ASIST-AP worked with DOLE on the development of an employment intensive infrastructure programme. The work focussed on assessing the capacity of the LGUs to effectively implement such a programme and defining a training programme for the LGUs.

In addition, ASIST-AP provided limited support to the Department of Interior and Local Government in developing labour-based activities. ASIST-AP drafted a concept note as a follow-up to the 1999 executive order and discussed this with the Department of Labour and Employment, the Department of Public Works and Highways and the Department of Interior and Local Government.

With the new Aquino administration in 2010, the Government requested the heads of all agencies to revive the Emergency Employment Programme (EEP) as a major strategy to alleviate poverty and generate more jobs, particularly in rural areas. The main objective of the initiative is to generate more employment within the current public investment programme and not to initiate new or additional (emergency) employment programmes.

The coordination and monitoring of such job creation is managed by an Interagency Committee (IAC) composed of DOLE, NEDA, DPWH and NAPC. DPWH has taken the lead for infrastructure programmes while NAPC took the lead for non-infrastructure programmes. The IAC aims to prescribe guidelines, institutional framework and monitoring schemes for the implementation of the government’s emergency employment in infrastructure and non-infrastructure programs. Specifically it aims to:
• provide emergency employment through the programs undertaken by Government at the national, regional, provincial, city and municipal levels;
• facilitate the employment services for the skilled, semi-skilled and low-skilled human resource through the infrastructure and non-infrastructure programs through the PESO;
• provide the institutional framework for overseeing the implementation and monitoring of progress and achievements of the emergency employment programs of the government; and
• assess the impact and recommend schemes and mechanisms that will improve the implementation of the emergency employment programs of the government.

ILO has been collaboration with the IAC and in particular NAPC to develop new policies to advance the employment objectives. Internal RBSA resources were allocated for this purpose.

To institutionalize the employment commitment, the Technical Working Group on Community-Based Employment Program (CBEP), with technical assistance from the ILO, initiated the crafting of a new executive Order “Directing All Government Agencies to Adopt and Promote Local Resource-Based Approaches for infrastructure and Non-Infrastructure Development Projects to Create Decent Work for the Poor and Vulnerable”. The above draft policy document is now in the remaining stages of refinement.

Community-based Works
Between 2008 and 2012 EIIP developed and demonstrated various tools and procedures for community –based works. This included community infrastructure for urban poverty alleviation and employment creation, rural road maintenance and green works. The development and demonstration of these tools focussed on four areas: i. participatory planning of investments; ii. local resource-based technologies; iii. small-scale and community contracting; and iv. operation and maintenance. Activities to test out some of the approaches were carried out in the City of Iloilo in 2008, with a particular focus on community contracting and in Dolores municipality in Eastern Samar.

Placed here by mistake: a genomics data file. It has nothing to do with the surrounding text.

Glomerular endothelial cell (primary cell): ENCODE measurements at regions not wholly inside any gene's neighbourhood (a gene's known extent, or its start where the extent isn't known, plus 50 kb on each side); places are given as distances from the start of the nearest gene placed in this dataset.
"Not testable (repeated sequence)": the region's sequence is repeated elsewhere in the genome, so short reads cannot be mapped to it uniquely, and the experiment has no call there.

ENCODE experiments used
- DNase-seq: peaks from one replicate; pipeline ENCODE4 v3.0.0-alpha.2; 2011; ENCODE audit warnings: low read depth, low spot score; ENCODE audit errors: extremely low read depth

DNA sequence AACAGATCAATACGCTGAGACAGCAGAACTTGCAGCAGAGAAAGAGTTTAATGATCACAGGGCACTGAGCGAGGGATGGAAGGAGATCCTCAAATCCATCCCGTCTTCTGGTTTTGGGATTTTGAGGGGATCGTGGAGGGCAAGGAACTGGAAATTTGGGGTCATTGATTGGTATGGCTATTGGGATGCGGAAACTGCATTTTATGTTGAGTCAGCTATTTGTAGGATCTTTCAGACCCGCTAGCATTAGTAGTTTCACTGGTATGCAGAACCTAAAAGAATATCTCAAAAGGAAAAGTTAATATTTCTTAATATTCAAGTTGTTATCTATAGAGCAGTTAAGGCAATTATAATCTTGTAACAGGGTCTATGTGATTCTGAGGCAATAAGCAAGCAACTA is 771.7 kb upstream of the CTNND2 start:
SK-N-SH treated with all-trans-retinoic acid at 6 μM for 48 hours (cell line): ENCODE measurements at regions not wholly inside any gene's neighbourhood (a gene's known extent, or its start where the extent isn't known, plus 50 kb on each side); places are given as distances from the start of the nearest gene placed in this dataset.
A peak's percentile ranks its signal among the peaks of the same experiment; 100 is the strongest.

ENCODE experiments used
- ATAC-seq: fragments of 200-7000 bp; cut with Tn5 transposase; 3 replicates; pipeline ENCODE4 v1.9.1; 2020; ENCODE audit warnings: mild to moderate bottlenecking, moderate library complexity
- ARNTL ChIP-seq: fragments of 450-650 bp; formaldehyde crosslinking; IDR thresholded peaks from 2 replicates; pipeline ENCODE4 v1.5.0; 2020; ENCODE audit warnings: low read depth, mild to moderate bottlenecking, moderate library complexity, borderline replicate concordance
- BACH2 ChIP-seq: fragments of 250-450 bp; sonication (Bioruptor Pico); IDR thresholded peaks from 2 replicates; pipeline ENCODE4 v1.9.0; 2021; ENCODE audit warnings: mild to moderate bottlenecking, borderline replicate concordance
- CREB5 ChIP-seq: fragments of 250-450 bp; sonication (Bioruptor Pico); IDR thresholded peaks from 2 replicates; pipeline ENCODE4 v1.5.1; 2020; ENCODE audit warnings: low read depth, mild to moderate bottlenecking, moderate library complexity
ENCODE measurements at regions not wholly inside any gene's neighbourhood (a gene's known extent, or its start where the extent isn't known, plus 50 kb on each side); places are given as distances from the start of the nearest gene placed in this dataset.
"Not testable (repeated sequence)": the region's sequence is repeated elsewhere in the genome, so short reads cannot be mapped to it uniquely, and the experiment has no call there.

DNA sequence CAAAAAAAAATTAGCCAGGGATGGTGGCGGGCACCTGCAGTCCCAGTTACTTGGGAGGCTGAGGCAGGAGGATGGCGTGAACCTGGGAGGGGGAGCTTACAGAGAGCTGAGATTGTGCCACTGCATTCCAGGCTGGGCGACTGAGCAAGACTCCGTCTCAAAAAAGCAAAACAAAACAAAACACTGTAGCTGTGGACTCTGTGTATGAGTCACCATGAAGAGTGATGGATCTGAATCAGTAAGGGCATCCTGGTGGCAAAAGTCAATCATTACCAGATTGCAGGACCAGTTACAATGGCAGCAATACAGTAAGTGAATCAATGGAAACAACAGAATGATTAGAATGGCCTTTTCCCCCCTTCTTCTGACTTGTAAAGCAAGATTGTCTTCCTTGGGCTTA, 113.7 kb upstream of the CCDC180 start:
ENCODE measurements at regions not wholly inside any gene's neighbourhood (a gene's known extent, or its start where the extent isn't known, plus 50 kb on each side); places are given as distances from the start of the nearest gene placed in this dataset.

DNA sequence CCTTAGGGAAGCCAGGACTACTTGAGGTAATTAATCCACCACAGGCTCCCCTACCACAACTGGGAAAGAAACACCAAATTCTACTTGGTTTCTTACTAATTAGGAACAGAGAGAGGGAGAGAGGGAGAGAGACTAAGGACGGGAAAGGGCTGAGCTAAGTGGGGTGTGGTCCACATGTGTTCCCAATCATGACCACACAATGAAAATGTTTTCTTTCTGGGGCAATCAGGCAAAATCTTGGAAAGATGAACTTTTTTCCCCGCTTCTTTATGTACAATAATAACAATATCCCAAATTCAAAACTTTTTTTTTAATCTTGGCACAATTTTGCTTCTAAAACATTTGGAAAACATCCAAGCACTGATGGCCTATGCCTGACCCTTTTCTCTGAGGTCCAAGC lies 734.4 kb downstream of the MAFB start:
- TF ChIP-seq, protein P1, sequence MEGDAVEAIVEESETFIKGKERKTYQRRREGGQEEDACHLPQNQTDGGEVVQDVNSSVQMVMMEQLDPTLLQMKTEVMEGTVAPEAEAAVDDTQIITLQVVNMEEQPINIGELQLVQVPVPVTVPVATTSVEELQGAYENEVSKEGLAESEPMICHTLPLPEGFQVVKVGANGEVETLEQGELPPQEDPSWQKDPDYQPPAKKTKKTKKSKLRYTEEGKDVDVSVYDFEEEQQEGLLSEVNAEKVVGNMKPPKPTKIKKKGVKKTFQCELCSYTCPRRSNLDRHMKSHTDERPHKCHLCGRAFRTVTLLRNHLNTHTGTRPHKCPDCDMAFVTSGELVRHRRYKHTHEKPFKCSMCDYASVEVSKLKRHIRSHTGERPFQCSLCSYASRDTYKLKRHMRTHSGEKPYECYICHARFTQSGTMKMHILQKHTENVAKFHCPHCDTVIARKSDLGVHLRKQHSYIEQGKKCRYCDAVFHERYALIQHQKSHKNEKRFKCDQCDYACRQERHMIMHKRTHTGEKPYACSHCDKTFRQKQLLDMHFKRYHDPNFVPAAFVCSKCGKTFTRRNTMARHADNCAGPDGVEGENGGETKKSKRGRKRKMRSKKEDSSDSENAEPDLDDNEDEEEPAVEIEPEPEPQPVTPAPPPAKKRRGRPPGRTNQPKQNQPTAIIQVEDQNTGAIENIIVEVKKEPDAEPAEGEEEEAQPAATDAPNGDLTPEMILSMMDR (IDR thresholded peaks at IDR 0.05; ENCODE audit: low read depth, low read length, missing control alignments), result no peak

With the help of the Iloilo City Urban Poor Network (ICUPN) a short list of possible projects was prepared, then using selection criteria in consultation with ILO, three projects were chosen. A budget was set aside and the projects were implemented with full community involvement (including drainage, footpaths, access road and creek clearing works). The results of these activities have been used to finalise a guide on urban infrastructure and jobs.

In Dolores in 2009, the residents of three villages formed their neighbourhood associations to address frequent flooding and associated diseases in their locality. Through participatory decision making the members of the community agreed that improvement of the drainage system would help to solve the problem. Through community contracting and financial and technical support from the local government and ILO an adequate drainage system was constructed. ILO provided the overall technical guidance and training on small contract management.

EIIP supported various initiatives to promote community-based, labour-based, rural road maintenance in the Philippines. Initially, pilot projects were implemented in Ifugao, Zamboanga del Norte and Misamis Oriental during the period 2011-2013. After typhoon Bopha in 2012, a project funded by the Japan Social Safety Net Programme was designed to help the country develop and demonstrate labour-based rural road maintenance schemes as a component of the local resource-based approaches to provide immediate income opportunities after a disaster and help regions to restore and maintain their rural road network. The project engaged national and local partners to rebuild destroyed infrastructure and community and environmental assets. It resulted in some income support and helped crisis affected areas to restore and improve road access. In its work the project promoted and applied the use of local resource-based methods.

Further reading

• History of Labour-based and Labour-based Technology in the Philippines and Implementation of LBES - PDF 85 Kb
P. A. Leoncio, ILO, September 2000
• Technical Audit for Labour-based/Equipment Supported Infrastructure Projects in the Philippines - PDF 364 Kb
P. A. Leoncio, ILO, January 2000
• Typhoon Bopha: Local resource-based employment generation, climate change impact mitigation and livelihood recovery interventions in Davao Oriental, Philippines – PDF 17.7 MB
• Typhoon Bopha: Sloping Agricultural Land Technology: a post-calamity intervention on sustainable farming in Cateel and Boston, Davao Oriental – PDF 14.9 MB